L.A.s Booming Body Care Needs for Summer 2021 and Beyond
LOS ANGELES — The hub of wellness, where fit and glowing bodies are maintained year-round — has long been a harbinger of approaching beauty trends. The focus now? Body care services.
The category, typically a subset of skin care, is growing in L.A. And those vaccinated, approximately 59 percent of residents as of June 25, according to the L.A. County Department of Public Health, have been flocking to spas and clinics for body care treatments and procedures — inquiring about enhancing their silhouette shape, skin tightening, texture and addressing discoloration, scarring and unwanted hair.
Sevana Petrosian of SEV Laser Aesthetics has been offering the latter with her thriving laser hair removal business. She’s currently booked four to 20 weeks out; in her original Melrose Place location alone, the first available appointment for a full leg treatment ($150 per session), for instance, isn’t until mid-August.
And that’s with little to no marketing. In fact, while she has a team of two managing the company’s social media, she doesn’t have a marketing department, nor has she ever paid an influencer or celebrity to promote the business.
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“It’s all been word of mouth,” she said.
When she first opened shop in her hometown of Glendale, Calif., in July 2010, her focus was on getting by.
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“I rented a small room from my ex-boyfriend’s mom’s hair salon,” she said of the spot. “I was like, ‘I just need to make my rent. I need to make my car payment. If I can get X amount of clients, I can make enough money to make my rent.’”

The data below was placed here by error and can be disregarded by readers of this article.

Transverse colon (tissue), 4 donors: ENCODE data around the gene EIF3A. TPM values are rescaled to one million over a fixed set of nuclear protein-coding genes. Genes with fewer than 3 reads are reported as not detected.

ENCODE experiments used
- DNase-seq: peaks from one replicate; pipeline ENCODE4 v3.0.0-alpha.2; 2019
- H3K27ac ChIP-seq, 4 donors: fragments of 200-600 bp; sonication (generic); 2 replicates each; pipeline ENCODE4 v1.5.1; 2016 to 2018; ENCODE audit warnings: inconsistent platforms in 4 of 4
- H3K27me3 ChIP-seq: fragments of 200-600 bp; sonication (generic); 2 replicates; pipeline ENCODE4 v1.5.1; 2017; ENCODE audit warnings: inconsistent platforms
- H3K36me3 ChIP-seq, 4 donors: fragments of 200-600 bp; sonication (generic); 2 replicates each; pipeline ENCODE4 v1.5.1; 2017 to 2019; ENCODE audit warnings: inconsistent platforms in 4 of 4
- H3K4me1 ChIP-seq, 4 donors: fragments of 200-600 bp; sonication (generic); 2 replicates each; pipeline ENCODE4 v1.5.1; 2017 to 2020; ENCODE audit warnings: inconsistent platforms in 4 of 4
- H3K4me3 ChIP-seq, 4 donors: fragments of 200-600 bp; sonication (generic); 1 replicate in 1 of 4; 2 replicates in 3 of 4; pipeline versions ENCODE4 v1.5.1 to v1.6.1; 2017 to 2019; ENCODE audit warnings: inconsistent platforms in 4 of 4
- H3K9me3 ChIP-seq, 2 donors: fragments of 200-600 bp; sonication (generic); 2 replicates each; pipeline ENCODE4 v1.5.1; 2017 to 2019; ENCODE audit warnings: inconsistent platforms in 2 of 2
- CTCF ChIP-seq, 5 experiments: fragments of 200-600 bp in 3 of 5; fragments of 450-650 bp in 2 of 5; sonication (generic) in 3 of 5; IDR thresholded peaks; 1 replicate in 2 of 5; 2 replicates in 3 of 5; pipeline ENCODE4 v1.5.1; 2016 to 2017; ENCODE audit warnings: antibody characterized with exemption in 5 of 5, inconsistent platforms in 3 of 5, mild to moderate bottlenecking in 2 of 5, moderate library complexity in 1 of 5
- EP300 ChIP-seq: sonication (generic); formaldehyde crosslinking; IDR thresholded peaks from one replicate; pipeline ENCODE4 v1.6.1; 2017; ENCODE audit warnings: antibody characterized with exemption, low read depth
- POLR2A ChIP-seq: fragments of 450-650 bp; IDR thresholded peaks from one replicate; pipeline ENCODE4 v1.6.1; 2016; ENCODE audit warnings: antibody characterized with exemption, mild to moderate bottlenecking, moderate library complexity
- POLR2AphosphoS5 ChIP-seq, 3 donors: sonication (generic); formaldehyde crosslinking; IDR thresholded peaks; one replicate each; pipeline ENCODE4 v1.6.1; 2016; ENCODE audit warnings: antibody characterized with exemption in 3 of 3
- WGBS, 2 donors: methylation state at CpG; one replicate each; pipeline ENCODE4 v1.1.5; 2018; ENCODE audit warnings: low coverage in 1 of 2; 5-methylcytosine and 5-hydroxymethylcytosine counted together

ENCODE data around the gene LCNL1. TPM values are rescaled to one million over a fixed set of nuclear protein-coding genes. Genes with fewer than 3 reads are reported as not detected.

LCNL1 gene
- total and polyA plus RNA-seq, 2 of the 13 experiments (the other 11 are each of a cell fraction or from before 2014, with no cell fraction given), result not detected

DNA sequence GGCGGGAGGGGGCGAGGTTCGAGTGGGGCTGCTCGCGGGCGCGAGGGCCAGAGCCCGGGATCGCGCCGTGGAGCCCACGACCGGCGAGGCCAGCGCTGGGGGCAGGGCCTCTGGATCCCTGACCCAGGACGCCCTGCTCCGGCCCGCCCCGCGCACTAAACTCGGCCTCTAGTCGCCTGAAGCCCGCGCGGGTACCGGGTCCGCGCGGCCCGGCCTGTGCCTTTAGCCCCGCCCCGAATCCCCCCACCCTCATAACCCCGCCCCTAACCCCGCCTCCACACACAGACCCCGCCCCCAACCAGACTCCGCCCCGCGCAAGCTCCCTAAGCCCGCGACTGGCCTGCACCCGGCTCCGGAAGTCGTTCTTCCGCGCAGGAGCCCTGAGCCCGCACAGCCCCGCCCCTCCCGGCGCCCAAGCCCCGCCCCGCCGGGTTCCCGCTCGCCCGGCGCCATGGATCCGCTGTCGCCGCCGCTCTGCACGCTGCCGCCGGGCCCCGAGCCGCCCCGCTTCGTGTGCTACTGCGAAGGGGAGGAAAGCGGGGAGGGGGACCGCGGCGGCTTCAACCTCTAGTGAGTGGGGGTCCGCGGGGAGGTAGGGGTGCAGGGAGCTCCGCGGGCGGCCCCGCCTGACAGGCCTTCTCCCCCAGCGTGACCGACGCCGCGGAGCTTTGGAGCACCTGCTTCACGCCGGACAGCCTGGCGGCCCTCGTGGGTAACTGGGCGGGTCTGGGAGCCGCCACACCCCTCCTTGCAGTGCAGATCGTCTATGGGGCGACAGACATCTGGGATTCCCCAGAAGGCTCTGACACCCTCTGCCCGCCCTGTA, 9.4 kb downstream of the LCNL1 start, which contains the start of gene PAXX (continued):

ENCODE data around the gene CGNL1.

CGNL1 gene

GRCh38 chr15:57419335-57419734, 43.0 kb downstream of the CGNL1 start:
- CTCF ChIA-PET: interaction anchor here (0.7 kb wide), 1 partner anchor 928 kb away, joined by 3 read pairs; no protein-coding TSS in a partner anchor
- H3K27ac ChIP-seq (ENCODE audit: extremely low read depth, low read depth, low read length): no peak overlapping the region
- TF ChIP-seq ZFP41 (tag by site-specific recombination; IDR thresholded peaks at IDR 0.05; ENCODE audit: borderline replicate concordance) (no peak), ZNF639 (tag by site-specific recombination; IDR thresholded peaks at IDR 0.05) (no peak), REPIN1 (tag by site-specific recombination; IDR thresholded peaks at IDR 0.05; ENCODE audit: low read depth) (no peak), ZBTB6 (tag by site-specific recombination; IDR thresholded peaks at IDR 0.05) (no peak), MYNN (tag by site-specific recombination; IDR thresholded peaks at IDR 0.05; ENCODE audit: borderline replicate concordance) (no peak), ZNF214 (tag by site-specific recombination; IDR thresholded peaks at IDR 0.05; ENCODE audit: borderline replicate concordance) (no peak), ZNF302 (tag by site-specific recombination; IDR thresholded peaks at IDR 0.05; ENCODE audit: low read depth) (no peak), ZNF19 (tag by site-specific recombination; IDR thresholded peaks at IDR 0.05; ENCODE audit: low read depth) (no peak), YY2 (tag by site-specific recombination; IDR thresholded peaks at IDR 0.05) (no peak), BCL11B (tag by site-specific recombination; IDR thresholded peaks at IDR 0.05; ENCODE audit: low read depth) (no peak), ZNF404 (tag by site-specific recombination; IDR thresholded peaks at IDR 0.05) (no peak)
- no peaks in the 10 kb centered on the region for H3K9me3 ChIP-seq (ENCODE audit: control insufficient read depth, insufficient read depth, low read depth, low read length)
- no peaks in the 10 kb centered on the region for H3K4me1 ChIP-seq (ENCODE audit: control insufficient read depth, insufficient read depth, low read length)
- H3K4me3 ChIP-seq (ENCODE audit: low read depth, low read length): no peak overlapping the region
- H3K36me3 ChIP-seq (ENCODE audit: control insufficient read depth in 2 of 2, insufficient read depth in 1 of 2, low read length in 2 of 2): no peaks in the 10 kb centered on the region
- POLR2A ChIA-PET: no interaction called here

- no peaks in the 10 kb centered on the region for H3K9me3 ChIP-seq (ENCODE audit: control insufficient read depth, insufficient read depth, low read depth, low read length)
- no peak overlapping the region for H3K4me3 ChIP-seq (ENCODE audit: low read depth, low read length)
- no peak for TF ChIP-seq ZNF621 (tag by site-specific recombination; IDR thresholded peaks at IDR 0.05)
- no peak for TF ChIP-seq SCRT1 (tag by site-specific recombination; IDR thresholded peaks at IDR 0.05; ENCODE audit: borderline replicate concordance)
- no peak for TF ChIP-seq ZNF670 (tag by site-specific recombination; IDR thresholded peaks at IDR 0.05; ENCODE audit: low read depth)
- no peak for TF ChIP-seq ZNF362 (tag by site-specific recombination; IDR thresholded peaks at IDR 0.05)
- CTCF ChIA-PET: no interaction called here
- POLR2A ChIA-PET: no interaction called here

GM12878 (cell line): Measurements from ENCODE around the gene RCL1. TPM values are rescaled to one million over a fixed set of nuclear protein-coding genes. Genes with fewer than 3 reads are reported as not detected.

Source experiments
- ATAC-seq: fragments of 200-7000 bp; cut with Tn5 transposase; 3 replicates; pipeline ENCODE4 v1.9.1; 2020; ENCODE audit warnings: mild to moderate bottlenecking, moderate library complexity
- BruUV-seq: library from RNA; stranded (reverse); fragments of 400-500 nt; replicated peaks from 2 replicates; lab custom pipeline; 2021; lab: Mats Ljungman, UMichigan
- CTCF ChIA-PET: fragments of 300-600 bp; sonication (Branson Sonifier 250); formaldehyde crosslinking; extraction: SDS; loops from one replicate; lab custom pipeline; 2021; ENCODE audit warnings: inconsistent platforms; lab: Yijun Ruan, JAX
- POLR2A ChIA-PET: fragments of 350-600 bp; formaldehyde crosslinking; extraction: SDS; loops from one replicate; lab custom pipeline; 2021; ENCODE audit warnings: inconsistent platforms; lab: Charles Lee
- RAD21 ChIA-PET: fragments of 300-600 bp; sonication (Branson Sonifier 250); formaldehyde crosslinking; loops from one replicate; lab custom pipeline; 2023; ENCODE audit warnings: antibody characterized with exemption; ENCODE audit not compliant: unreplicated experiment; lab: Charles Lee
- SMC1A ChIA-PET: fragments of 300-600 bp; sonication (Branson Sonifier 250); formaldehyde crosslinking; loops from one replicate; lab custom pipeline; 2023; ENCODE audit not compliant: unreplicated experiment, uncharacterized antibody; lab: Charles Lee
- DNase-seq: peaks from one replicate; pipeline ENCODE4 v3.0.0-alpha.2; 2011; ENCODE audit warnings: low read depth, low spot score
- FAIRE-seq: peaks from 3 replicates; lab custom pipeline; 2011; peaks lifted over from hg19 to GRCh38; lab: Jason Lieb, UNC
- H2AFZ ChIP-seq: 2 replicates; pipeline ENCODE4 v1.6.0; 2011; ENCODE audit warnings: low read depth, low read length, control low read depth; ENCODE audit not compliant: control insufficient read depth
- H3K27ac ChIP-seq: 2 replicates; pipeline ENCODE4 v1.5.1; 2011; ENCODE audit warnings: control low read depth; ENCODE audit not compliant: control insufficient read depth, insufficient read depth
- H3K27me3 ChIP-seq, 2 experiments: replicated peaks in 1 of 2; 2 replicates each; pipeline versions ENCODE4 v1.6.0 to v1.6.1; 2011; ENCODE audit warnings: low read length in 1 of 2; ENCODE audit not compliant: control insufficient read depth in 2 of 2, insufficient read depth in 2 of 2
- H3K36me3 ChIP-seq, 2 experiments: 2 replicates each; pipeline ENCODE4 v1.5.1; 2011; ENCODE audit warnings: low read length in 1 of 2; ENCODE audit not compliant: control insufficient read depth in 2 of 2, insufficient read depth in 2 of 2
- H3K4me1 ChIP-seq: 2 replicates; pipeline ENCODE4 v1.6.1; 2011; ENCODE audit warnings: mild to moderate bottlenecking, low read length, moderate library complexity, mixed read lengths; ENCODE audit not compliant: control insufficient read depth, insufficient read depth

Today, she oversees over 400 employees in 24 locations and expects to open 12 more by the end of the year in Fresno, Temecula, Palmdale, Bakersfield, Burlingame, San Diego, as well as New York City’s East Village, SoHo, in Maryland, and other major cities like Atlanta, Chicago and Boston. She’s also looking to expand internationally, with her sights set on London.
She saw success immediately, within just a month of starting. Demand was there: “I opened the doors, and I remember, had my first two clients. It took me 30 minutes to do a laser, and they gave me $400. I really in that very moment, I just saw it. I was like, ‘I can do this. I can really do this.’ I had never made $400 in 30 minutes before, you know?”
At the time, medical spas were just beginning to pop up as alternatives to clinics. More intimate and personal, they brought newness to the laser hair removal industry. What set Petrosian apart was offering a luxury treatment at an affordable price in a boutique-style setting, she said.
“I’ve always made sure that people are getting what they are paying for,” she added. She built close relationships with clients, and as she scaled, she made sure her laser technicians, all registered nurses, had that same approach. “I didn’t want to miss any areas [of the body] or use lower settings. I would learn and study the skin as much as I could so that I could give people the best treatment I could possibly give them.”
She utilizes the industry’s two most popular machines: the Alexandrite (with a wavelength of 755 nm, ideal for lighter skin tones) and the Nd:YAG (wavelength at 1064 nm, for darker skin tones). The pigment in the hair absorbs a pulse of light, destroying the capillary that feeds the follicle. The process is quick, relatively painless, and there’s no need for numbing cream, a standard in the past.
“With our machines, we buy a dimmer, and it’s attached to our laser handle pieces,” said Petrosian. “What it does is it blows cold air, and the cold air kind of takes away the pain.”
Business has been going so well that she plans to open a new location (also on Melrose Place) that specializes in skin treatments, utilizing FDA-cleared Morpheus8, minimally invasive and designed to produce collagen using microneedling, and CoolSculpting (which reportedly eliminates 20 to 25 percent of fat cells) for skin tightening and contouring.
“Clients are asking for it,” she said.
When she started, though the general public was familiar with laser treatments, it was still a fairly new topic, she explained. Now, the consumer is more educated than ever.
“Social media has really helped with that,” she said. “They do their research before they come in.”